There’s a lot of confusion surrounding WordPress design terminology. I am frequently asked questions like, “can you recommend a good WordPress template for a business website.” When this happens, I understand that the person asking the question is actually looking for a WordPress theme suggestion.
While it may seem pedantic to dwell on these seemingly interchangeable terms, there’s a real difference between themes and templates in the WordPress world. Once you’ve finished reading this post, you’ll know the difference between a theme and a template — and, more importantly, when to use each.
What Are WordPress Themes?
A WordPress theme is a complete design for a website.
A WordPress theme includes all of the things that you typically associate with web design. From color selection to headers, footers, and sidebar positioning. Through its CSS stylesheet, a WordPress theme controls everything related to typography — including font face, font style, margins and indentation, and line spacing.
You can find themes in the official WP theme directory or from any number of WordPress theme designers.
When you install a theme through your WordPress admin area, the theme files are downloaded to your web server automatically.
If you download a theme to your computer, you’ll find it packaged in a single zip file. Open up the zip file, and you’ll find a folder full of files (and even more folders!).
That messy collection of files and folders is the guts of your WordPress theme. Some of those files are WordPress templates.
So, What is a WordPress template?
This is where things get a bit confusing. Some other web design systems refer to the overall site design as a template.
In WordPress terminology, a template is a page layout that’s available within a theme. In other words, the template is just a single-page layout, not the whole site design. With WordPress, there’s no limit to the number of templates a theme can contain.
Some standard WordPress templates are common to almost all themes. For example, the archive.php template displays a list of all posts (within a category, tag, or date range). And the single.php template is used to display single blog posts. Consult the template hierarchy to figure out which template WordPress uses on any given page of your website.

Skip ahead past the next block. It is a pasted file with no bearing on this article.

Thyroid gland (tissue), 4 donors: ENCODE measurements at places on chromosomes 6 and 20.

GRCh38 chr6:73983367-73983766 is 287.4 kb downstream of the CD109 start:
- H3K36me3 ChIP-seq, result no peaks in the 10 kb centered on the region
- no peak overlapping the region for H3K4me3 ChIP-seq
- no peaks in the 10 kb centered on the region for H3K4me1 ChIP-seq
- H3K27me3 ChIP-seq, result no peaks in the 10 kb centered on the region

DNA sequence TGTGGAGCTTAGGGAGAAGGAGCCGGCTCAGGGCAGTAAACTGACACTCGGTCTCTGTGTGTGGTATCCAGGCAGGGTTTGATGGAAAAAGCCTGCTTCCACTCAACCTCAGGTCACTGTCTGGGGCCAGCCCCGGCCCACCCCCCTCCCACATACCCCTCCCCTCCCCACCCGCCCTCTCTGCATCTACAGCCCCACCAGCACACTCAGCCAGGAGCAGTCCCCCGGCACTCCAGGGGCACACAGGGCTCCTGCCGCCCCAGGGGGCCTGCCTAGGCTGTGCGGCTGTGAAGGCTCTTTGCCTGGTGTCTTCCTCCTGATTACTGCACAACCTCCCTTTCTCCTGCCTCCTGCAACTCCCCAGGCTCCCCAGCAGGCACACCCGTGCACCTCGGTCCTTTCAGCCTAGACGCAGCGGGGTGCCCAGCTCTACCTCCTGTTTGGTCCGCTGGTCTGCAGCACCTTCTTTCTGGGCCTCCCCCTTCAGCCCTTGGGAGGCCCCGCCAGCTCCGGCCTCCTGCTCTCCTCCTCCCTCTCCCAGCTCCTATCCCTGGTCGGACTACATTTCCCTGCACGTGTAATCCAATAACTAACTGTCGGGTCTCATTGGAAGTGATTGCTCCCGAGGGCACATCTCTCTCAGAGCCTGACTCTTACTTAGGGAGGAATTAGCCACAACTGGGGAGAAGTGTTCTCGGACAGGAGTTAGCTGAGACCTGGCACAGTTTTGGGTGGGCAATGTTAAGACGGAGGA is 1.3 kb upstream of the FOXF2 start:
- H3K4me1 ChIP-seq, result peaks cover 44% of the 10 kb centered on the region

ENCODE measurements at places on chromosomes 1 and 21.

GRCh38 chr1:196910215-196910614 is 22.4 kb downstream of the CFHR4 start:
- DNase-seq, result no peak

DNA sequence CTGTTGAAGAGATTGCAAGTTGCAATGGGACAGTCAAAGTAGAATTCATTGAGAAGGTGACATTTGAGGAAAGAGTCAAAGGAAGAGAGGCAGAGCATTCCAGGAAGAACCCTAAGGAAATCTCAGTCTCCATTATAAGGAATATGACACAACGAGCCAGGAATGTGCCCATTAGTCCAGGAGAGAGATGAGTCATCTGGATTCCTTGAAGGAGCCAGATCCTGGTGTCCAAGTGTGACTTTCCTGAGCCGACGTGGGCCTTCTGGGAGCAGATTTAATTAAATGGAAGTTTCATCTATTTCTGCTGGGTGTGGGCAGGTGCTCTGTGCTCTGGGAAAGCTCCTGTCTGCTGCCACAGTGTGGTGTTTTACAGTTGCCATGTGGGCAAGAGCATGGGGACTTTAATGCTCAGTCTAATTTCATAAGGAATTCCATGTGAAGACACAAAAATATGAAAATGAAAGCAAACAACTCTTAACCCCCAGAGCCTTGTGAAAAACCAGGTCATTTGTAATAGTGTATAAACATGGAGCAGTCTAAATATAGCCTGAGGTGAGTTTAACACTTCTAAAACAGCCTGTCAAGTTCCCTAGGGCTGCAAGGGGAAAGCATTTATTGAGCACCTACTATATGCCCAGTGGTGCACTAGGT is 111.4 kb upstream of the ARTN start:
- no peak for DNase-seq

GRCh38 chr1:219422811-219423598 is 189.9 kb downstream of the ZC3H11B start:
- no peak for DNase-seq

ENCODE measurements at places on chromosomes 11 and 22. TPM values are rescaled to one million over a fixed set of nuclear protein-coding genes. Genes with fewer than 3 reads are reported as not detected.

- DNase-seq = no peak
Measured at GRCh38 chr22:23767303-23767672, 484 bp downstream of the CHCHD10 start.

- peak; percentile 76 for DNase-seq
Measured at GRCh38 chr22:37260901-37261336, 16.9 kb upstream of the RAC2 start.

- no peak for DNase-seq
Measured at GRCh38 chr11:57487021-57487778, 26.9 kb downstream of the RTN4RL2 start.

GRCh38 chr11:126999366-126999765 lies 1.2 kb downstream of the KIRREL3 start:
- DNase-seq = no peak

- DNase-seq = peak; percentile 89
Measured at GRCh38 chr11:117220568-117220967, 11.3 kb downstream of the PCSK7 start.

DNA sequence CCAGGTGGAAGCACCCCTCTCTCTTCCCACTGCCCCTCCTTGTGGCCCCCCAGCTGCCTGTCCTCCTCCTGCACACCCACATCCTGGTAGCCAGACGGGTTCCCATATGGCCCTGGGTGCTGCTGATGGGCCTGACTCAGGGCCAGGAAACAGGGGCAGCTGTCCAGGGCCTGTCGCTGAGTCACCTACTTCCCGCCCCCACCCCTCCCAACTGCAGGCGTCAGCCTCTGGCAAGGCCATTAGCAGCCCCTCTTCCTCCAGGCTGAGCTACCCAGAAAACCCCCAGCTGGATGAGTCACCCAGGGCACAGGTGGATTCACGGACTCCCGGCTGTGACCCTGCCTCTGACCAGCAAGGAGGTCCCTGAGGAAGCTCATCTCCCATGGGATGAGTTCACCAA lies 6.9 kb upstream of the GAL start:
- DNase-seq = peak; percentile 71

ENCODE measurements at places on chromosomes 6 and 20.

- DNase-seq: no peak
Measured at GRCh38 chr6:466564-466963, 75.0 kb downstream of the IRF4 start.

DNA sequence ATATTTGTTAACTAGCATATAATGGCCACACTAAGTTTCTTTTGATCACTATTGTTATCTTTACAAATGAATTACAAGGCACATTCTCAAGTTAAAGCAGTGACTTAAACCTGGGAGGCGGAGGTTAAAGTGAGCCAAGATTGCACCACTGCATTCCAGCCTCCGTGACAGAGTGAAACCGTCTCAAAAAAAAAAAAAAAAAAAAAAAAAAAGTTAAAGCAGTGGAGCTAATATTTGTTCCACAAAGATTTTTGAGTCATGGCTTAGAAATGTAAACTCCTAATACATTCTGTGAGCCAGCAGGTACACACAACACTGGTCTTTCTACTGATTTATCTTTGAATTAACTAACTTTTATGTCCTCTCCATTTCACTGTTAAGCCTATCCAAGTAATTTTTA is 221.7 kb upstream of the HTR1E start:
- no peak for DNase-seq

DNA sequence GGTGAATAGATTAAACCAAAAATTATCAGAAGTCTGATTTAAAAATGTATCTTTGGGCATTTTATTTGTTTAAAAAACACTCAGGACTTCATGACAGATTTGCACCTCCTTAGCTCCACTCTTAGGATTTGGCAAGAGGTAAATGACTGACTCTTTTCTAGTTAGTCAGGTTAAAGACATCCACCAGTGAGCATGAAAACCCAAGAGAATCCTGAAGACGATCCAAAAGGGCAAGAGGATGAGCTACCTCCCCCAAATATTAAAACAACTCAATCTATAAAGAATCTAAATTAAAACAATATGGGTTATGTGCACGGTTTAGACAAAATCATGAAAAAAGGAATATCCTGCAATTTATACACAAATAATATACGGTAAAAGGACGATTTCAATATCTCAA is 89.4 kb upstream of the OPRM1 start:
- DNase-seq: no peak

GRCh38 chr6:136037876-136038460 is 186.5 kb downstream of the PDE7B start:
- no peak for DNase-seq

Besides the standard templates, some themes have special templates designed to deliver special design features. For example, your theme may have a special template for a contact page or a full-width template with no sidebar.
You apply templates to individual pages in the WordPress page editor. Just keep in mind that not all WordPress themes have special templates. If yours does, you’ll find them listed in the Page Editor. Look for the Page Attributes box just to the right of your page content.
To summarize the difference between theme and a template: A theme controls the design of your entire site. A template defines the layout of a single page. Themes include several different templates.
Changing WordPress Templates
Templates are page layouts designed to work within a WordPress theme. It’s not possible to install a single template. WordPress doesn’t work that way. To change templates, you install a new theme.
However, it is possible to create your own custom templates — I’ll save the details for a future post. You will need to have a good understanding of web design (CSS, HTML, and PHP). Strong knowledge of the WordPress template hierarchy helps too. In the end, both themes and templates are made of the same ingredients that make up any web page — HTML and CSS.
Still, have questions about WordPress themes and templates? Leave a comment below, and we’ll help you sort things out.
Updated October 1, 2020